‘So humble, it’s embarrassing,’ says John Reid (Richard Madden) to Elton John (Taron Egerton) shortly after they meet in Dexter Fletcher’s biopic of the singer. It is a trait that soon disappears as far as Elton’s possessions are concerned – with the film being in part as great a celebration of consumption, including the consumption of booze and drugs, as one could find.
Indeed, while the film gets to see Elton go through rehab and thus come to regret his excessive consumption, partially (the ending affirms that he still loves shopping), Elton nonetheless confesses to his mother (Bryce Dallas Howard) that ‘Mum, I have fucked
everything that moves. And I’ve taken every drug known to man. All of them. D’you know what? I enjoyed every last minute of it.’
Oddly enough, given that Elton in his own words ‘fucked everything that moves,’ he barely gets any action in the film at all – and it is Reid who betrays Elton by getting head off an intern by the pool in front of the ‘poolboy.’ That is, the film is determined at pretty much every turn to cast Elton as the victim.
That Elton comes from a loveless (and homophobic) family means that Elton’s plight is neither without victimhood nor (dare I say it) something like familiarity. Indeed, the film captures well a bourgeois British tendency for signs of familial love to be effectively nil, and for love to have to exist in such a slender space of feeling that it may as well not exist at all.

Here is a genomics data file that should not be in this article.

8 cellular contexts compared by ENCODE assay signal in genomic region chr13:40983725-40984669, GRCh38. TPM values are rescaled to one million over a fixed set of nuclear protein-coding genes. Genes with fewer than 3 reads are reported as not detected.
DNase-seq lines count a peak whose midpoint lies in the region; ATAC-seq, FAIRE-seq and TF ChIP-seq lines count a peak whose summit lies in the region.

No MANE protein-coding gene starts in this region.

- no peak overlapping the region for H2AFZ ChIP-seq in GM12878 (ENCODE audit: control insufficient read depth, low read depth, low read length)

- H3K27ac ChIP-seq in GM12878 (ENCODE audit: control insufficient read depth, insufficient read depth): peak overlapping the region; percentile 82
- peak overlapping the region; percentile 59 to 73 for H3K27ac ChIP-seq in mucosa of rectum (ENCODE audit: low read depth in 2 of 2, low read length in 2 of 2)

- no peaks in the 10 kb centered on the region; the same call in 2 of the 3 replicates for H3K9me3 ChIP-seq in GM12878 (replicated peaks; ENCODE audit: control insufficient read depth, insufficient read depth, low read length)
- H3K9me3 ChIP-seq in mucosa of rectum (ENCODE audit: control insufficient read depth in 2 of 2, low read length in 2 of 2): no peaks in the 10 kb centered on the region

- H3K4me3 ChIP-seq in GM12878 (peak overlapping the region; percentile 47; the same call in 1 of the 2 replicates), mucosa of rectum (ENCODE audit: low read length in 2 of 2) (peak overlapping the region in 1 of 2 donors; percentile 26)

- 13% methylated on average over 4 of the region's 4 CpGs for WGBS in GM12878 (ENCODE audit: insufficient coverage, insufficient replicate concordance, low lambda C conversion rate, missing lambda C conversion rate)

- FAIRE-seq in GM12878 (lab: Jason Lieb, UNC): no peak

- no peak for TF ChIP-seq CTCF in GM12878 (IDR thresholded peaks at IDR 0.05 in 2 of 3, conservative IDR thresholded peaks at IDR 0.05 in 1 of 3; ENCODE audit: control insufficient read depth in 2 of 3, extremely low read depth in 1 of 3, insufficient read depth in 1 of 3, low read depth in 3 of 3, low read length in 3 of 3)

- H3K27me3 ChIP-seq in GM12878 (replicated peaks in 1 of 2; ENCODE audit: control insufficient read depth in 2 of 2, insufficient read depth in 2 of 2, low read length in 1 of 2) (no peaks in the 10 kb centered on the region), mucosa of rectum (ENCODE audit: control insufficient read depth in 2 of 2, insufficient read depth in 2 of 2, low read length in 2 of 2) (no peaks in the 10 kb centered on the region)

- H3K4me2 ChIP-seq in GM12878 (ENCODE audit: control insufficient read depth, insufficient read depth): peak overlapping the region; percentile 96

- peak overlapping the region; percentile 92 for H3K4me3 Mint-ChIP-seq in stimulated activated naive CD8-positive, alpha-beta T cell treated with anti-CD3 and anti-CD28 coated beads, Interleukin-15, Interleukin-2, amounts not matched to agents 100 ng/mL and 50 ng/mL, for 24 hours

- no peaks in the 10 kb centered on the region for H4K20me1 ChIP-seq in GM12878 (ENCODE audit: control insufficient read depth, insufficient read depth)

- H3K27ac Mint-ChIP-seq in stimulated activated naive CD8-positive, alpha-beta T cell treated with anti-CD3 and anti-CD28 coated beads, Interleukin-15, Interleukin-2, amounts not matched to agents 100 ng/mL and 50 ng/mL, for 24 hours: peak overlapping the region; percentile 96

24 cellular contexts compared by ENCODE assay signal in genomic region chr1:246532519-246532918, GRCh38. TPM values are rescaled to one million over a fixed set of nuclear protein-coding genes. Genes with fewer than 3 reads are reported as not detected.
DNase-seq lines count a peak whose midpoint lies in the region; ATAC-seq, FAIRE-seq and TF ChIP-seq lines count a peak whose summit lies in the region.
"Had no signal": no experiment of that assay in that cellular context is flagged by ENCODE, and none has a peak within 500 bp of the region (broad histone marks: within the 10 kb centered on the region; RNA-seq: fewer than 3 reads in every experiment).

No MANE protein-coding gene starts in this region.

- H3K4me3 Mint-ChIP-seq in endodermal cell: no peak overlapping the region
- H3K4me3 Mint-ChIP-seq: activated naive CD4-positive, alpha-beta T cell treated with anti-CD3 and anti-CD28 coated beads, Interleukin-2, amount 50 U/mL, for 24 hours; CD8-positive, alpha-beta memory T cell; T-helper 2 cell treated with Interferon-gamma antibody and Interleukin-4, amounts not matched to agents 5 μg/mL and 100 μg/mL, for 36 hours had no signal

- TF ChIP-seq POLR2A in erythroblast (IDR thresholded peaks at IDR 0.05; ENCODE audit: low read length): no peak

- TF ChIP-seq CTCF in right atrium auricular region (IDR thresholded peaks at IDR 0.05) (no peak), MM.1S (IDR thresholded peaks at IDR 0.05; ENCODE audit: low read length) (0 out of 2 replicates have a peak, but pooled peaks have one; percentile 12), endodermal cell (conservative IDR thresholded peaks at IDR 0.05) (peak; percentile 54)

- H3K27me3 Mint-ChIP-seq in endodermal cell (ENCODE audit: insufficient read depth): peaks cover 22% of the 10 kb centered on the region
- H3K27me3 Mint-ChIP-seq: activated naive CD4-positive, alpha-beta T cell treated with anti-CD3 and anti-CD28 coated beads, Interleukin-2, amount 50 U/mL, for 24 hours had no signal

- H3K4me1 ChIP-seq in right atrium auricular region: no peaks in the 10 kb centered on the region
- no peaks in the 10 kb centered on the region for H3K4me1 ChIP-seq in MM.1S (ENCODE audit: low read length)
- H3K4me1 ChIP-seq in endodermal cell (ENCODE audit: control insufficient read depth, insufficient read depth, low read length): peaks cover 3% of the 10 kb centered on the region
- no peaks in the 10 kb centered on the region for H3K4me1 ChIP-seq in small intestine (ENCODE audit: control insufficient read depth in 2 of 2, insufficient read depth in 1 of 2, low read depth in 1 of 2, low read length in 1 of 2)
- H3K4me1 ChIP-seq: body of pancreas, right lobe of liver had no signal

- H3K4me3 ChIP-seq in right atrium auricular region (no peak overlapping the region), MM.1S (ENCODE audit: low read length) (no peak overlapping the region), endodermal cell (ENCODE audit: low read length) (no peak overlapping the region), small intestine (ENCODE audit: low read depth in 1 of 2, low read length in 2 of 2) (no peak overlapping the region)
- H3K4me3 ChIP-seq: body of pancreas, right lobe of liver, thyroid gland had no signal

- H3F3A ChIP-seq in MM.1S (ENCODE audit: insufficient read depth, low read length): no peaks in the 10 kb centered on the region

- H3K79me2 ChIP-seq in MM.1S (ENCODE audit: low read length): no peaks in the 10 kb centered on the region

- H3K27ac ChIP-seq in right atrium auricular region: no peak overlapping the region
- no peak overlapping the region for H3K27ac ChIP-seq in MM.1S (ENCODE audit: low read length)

Given the lovelessness of white heteronormativity – an assertion that I shall try to clarify below – it is indeed unsurprising, and plays out in some senses as convincing, that Reginald Dwight must indeed die, and that Elton John must indeed be born, in order for Elton to escape his destiny to be a part of, and thus to reproduce, its logic.
However, regardless of Elton John the person, the Elton John of the film does reproduce many aspects of hegemonic whiteness, even if with a homosexual ‘twist,’ such that the film performs what Jasbir K Puar might define as ‘homonormativity’ – or a kind of reactionary queerness.
(Given that Elton John the person has asserted of the film here that ‘[t]his is how my life was, and I didn’t want to cover it and gloss it over,’ then we must wonder how much it does reflect upon the ‘real’ Elton, not least because, as I have already suggested, the film definitely ‘glosses’ Elton’s sex life – not so much out of prurience, but in a bid to ensure that he remains ‘heroic’ in the eyes of the film. That he implies here that the film portrayed him as he ‘wanted’ also gives a loose air of not just a vanity project – since vanity projects tend to be considered to be money-losers – but also a strategic money-making ploy, with the film grossing US$195m worldwide on a US$40m budget. And as Elton laments how people buy his records instead of those by other artists… If the film offers to us ‘crocodile rock,’ perhaps its tears are also those of the same creature.)
Given that the film’s Elton is supposedly ‘so humble,’ as might be the real Elton John (were we to think it important to know), why would I now attempt to humiliate that Elton by exposing his white privilege, and thus the unthinking white supremacy of the film?
In part it is because the film is so unrelenting in its validation of Elton John as success story and yet as victim, and so unrelenting in its celebration of consumption (enjoying ‘every last minute of it’), that Rocketman becomes a prime portrayal of what Kehinde Andrews might term ‘white psychosis.’